In Salle Pleyel, what we’re witnessing is something like West Side Story meets All That Jazz (“my favourite film ev-er” Chris sings at me, complete with jazz-hands) meets “Smooth Criminal”, all performed by Madonna at her most horny. She’s as likely to cite modern dance hero Pina Bausch as Michael Jackson as influences, and the dancing is astonishing – there are exaggerated dance-offs, full on fist fights, strobe-free slo-mo and an abundance of controlled, synchronised group movements. Sometimes they come together in tableau, sometimes they break apart to dance alone, always dramatic but also somehow real, enhancing the music. Chris flirts with the crowd of superfans who, although seated, punch the air when they hear the glistening opening strains of recent single “Girlfriend” and clap along enthusiastically when the music allows.

Where Christine liked to dance, Chris lives to dance. Not the decorative dancing of a traditional pop star, but the powerful, purposeful movements of a person at home in her physical being. “You have to work with your body when you dance, you can’t shy away from your physicality,” she says. “For me it's really linked to an incandescent way of accepting yourself and projecting. The dancing was at the core from the beginning.” She recalls the reactions to her earliest live shows opening for larger acts. Alone on stage with a laptop, relatively unknown and dancing her heart out. “They were like, ‘What's that? Do you think people want to see you dance?’ I was like, I don't care. And then it became such a defining element of who I was.”

It’s no accident that Chris recalls Peter Pan, in stature and in character. Her impish face, cropped boyish hair and one gold hoop earring recalls the bolshy de facto leader of the lost boys, but Peter Pan was insecure, darker than you remember from the Disney film and traditionally played by a woman. His authority was often in question, just as Chris’s is in the live show, where her dancers challenge her, even fight her.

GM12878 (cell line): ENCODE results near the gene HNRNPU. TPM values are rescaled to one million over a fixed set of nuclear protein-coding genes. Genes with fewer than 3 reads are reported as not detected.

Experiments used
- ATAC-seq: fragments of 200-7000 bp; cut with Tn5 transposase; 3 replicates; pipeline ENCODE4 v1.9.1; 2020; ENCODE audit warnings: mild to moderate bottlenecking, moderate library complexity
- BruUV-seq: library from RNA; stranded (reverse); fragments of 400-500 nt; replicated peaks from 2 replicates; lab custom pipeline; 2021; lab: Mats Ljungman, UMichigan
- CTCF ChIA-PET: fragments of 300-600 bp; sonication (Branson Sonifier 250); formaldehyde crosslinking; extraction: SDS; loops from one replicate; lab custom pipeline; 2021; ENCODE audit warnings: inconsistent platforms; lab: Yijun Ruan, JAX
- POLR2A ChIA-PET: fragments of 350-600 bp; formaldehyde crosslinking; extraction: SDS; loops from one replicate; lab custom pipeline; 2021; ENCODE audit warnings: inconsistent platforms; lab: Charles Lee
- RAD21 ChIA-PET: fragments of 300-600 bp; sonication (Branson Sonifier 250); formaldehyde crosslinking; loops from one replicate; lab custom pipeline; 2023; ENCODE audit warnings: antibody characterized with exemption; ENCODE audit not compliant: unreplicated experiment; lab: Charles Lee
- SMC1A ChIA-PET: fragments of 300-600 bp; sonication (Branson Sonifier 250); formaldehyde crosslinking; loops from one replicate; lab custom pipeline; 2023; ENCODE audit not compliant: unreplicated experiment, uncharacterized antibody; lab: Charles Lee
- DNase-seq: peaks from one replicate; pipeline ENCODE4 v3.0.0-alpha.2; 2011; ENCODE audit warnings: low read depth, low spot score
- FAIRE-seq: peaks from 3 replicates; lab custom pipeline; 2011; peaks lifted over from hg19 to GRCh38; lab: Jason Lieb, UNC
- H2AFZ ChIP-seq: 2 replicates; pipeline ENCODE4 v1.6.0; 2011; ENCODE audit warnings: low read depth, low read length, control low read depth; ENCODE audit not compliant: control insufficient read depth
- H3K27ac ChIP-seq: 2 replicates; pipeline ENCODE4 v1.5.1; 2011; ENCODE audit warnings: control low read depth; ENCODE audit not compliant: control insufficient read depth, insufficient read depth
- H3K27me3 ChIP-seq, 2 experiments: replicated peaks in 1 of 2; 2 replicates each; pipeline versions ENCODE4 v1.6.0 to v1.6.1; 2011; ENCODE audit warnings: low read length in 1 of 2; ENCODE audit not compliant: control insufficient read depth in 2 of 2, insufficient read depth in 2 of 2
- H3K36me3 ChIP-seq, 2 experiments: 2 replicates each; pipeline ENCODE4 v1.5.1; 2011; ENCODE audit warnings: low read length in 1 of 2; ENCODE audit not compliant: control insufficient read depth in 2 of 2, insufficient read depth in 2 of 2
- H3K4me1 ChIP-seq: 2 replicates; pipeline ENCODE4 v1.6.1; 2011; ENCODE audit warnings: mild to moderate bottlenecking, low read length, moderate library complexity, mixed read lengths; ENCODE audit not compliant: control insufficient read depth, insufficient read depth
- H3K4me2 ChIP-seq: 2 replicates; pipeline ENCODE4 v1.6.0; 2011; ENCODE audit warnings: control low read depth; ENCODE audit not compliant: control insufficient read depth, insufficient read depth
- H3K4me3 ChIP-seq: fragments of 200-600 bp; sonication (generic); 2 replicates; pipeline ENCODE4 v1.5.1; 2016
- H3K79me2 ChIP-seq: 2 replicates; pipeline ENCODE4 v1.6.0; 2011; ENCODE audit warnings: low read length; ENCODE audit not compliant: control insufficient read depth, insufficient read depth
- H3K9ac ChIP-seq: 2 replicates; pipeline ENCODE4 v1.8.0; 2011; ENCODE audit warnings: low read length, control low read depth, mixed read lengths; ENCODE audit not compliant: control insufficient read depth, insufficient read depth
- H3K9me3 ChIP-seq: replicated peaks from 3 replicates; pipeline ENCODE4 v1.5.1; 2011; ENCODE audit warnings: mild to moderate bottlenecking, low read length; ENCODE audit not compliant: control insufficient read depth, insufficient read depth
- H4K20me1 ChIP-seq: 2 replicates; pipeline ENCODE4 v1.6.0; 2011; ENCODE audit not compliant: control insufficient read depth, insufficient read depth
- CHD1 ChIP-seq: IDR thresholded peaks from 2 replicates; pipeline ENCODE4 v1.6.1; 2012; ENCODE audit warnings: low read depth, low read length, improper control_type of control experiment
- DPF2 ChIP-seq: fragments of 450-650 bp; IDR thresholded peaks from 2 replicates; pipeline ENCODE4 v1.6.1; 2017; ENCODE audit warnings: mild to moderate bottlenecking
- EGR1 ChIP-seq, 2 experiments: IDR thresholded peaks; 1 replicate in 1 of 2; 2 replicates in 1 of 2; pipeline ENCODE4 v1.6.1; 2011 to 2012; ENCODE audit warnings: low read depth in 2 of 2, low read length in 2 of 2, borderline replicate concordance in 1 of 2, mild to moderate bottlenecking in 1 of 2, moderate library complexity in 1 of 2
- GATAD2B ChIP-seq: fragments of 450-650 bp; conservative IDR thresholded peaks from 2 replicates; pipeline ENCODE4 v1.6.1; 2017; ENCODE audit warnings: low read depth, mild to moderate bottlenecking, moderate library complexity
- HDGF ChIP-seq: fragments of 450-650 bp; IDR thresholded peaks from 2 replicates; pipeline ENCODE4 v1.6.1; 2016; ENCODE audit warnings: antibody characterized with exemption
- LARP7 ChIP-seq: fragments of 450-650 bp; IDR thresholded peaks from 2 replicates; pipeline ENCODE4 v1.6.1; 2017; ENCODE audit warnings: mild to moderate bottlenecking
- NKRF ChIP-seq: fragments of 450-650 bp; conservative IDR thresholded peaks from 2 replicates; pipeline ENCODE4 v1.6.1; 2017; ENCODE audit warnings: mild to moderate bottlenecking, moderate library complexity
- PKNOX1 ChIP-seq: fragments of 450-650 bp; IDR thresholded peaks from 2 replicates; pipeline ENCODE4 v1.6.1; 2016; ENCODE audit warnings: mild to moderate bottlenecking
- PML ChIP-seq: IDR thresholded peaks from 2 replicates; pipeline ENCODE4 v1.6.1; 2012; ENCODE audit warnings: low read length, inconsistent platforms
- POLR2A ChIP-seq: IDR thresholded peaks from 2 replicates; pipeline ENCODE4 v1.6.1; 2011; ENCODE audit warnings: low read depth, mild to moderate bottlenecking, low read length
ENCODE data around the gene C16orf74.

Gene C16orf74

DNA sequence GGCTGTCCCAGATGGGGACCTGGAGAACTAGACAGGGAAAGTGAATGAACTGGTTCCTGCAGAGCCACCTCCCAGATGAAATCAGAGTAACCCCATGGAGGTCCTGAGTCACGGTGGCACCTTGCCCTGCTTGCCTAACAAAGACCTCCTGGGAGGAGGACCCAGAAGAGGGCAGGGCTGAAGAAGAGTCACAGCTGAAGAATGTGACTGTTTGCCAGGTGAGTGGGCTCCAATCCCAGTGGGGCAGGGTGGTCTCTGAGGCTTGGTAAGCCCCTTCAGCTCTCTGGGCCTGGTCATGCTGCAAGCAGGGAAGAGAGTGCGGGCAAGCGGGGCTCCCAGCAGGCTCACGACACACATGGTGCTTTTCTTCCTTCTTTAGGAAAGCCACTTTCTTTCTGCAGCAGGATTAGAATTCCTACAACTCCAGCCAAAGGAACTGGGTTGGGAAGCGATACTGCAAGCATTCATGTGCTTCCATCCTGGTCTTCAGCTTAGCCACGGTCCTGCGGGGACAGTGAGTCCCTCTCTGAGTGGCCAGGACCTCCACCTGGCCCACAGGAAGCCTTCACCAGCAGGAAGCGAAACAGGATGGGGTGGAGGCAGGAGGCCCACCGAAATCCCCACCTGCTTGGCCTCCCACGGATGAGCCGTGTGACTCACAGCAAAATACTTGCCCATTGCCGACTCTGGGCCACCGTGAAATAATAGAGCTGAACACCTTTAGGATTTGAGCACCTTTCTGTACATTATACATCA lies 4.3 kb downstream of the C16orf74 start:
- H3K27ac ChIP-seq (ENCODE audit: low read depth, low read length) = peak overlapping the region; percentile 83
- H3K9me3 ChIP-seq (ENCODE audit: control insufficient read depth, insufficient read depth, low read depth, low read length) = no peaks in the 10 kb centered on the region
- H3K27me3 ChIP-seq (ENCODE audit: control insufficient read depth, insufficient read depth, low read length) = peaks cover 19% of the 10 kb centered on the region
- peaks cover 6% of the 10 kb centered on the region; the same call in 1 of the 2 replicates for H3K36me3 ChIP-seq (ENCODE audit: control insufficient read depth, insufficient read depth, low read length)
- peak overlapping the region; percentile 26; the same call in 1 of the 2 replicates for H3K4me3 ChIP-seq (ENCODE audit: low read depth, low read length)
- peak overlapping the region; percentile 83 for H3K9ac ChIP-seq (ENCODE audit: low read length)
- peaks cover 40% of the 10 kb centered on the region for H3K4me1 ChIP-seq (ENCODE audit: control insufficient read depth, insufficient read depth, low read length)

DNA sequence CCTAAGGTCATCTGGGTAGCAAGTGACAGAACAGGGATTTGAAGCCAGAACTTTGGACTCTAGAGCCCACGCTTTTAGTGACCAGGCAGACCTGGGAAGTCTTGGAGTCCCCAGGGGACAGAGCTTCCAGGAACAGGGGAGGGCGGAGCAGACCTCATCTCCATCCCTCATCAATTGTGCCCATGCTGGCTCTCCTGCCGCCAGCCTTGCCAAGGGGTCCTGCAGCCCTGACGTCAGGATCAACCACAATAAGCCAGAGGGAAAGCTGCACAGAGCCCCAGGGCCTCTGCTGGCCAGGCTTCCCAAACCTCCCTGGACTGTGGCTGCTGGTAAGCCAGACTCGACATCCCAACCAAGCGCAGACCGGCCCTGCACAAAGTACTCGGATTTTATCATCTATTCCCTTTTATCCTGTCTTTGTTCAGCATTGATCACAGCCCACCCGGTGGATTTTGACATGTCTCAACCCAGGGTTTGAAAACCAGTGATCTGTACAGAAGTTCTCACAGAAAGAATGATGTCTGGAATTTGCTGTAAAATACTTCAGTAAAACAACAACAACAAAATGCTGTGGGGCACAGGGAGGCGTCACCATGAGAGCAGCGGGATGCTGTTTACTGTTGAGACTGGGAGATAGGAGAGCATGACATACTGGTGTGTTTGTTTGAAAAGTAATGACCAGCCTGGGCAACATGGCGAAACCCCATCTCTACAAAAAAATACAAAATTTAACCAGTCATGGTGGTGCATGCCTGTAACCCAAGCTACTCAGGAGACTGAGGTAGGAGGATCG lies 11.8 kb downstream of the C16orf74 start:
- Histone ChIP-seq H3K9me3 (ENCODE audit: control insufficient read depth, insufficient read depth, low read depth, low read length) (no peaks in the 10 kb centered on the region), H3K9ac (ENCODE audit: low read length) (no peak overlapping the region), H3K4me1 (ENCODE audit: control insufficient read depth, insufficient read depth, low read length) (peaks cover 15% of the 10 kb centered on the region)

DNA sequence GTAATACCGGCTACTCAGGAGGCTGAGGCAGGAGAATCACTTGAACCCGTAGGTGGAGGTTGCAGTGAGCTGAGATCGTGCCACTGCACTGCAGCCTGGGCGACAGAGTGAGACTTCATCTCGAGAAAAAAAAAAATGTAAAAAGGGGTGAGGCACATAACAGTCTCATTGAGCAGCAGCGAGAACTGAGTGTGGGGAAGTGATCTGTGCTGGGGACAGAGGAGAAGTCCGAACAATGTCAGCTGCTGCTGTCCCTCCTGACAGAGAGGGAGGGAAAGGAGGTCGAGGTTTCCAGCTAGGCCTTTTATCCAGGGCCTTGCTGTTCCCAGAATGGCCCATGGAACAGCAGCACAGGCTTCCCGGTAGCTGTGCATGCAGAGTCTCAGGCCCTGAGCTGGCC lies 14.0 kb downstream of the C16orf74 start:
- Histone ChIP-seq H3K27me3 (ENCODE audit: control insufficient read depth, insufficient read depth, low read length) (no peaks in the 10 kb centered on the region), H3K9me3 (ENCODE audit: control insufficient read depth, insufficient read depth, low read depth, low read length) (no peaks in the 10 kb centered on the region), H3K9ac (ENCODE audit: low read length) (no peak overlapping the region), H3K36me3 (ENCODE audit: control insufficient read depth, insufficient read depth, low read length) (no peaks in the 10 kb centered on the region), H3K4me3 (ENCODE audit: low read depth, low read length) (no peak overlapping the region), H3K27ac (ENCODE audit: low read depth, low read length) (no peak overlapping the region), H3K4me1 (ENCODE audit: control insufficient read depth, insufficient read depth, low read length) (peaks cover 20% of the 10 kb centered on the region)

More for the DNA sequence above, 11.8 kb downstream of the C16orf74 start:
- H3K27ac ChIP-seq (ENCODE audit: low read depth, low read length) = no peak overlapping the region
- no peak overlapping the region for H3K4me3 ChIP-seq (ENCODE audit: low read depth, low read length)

The other cultural reference point we discuss is Leonardo diCaprio as Romeo, the man responsible for a generation of sexual awakenings of queer women as well as straight. Chris’s open Hawaiian shirts could have been taken directly from Baz Luhrman’s Romeo + Juliet costume cupboard. “I think I saw in Leo DiCaprio something that was missing for me in terms of representation,” she says now. “He was like a man and a woman; he had the energy of a young hero but he was so feminine so the ambivalence was extremely sexy. (As queer people) we constantly project, transpose, adapt the mainstream culture, and and some artists that give us just a sense of acceptance are so wonderful.”

In a documentary made to accompany the Paris show, Apple Music Presents: Chris, she talks about “complexifying pop music” – moving pop music away from easy earworms and empty platitudes. It seems right for her to have turned back to the late 80s to do that, to draw inspiration from Prince, Janet Jackson, and even Bowie, influences that Chris isn’t shy about. The album opens with a smashed window and a cry straight out of the Dangerous playbook.

“That time was more flamboyant in a way I love, you know, it was a space of reinvention and experimentation,” she says, waving her arms about like she’s in a flowing satin shirt. “There are interesting performers today, but they’re almost at the margin of pop music – like SOPHIE, for example. She’s playing with the tropes of pop music, she’s mutating it, but it’s not mainstream yet. But in the 80s, Prince was totally subversive and music was a way to assert that hedonism and that flamboyance – I kind of love the epicness of the 80s for that. I’m constantly going back to that energy without really sometimes knowing... like sometimes I finish a song and they’ll say. ‘Oh, it’s so 80s’, and I’m like, ‘Oh is it? Oh okay. I don’t know how I did that!’”

That 15-page PDF she took to her label set out a record that wasn’t meant to be easy. “It was the notion of resistance also to the simple interpretation,” she sighs, remembering some of the reactions to Chaleur Humaine. “I was constantly trying to assert nuance and doubts and they were like, ‘Right, we get it, you’re this.’ I’m like, no. So let’s make it even more intricate if I can. I feel like I’ve been taking risk on this record... but I don't know if it’s palpable.”

If the risks aren’t palpable – and they aren’t always – it’s because they’ve paid off. Not many major pop stars are capable of a record so lusty, that digs so deeply into female sexuality, gender identity and power without coming off as some sort of awkward hashtag bandwagoning (see: Katy Perry). Chris is a complex record, but not a difficult one. If you want to, you can listen and dance along the surface without ever thinking about what the singer is sampling from the grand buffet of human sexuality and emotion.

On one of Chris’s few ballads, “Make Some Sense”, she sings, “Make some sense out of it all / because I won’t make it for you.” From her name to her music to her movements to her 15-page PDF, Chris isn’t going to make anything easy for you; but that’s half the fun.

Lead image by Jamie Morgan